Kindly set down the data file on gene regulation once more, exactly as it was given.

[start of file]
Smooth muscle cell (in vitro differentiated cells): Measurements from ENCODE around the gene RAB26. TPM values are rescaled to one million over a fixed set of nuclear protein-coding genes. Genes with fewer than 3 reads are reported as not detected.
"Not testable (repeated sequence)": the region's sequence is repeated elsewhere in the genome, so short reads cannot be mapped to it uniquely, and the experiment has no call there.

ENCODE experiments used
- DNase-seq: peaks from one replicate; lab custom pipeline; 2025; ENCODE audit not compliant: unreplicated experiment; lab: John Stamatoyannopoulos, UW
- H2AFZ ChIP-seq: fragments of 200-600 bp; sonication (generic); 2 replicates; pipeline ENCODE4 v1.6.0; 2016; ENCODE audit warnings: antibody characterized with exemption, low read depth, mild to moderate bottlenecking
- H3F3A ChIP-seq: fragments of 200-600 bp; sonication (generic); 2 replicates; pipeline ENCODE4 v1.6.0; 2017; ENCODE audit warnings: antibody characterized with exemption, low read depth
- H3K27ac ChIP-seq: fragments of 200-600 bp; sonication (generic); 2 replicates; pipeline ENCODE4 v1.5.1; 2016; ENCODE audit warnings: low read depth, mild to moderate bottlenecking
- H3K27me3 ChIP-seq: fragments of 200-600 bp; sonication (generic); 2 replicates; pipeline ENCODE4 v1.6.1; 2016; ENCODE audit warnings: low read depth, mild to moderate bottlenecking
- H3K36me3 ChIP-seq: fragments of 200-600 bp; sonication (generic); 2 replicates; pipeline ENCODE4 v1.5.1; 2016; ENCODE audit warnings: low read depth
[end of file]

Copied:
Smooth muscle cell (in vitro differentiated cells): Measurements from ENCODE around the gene RAB26. TPM values are rescaled to one million over a fixed set of nuclear protein-coding genes. Genes with fewer than 3 reads are reported as not detected.
"Not testable (repeated sequence)": the region's sequence is repeated elsewhere in the genome, so short reads cannot be mapped to it uniquely, and the experiment has no call there.

ENCODE experiments used
- DNase-seq: peaks from one replicate; lab custom pipeline; 2025; ENCODE audit not compliant: unreplicated experiment; lab: John Stamatoyannopoulos, UW
- H2AFZ ChIP-seq: fragments of 200-600 bp; sonication (generic); 2 replicates; pipeline ENCODE4 v1.6.0; 2016; ENCODE audit warnings: antibody characterized with exemption, low read depth, mild to moderate bottlenecking
- H3F3A ChIP-seq: fragments of 200-600 bp; sonication (generic); 2 replicates; pipeline ENCODE4 v1.6.0; 2017; ENCODE audit warnings: antibody characterized with exemption, low read depth
- H3K27ac ChIP-seq: fragments of 200-600 bp; sonication (generic); 2 replicates; pipeline ENCODE4 v1.5.1; 2016; ENCODE audit warnings: low read depth, mild to moderate bottlenecking
- H3K27me3 ChIP-seq: fragments of 200-600 bp; sonication (generic); 2 replicates; pipeline ENCODE4 v1.6.1; 2016; ENCODE audit warnings: low read depth, mild to moderate bottlenecking
- H3K36me3 ChIP-seq: fragments of 200-600 bp; sonication (generic); 2 replicates; pipeline ENCODE4 v1.5.1; 2016; ENCODE audit warnings: low read depth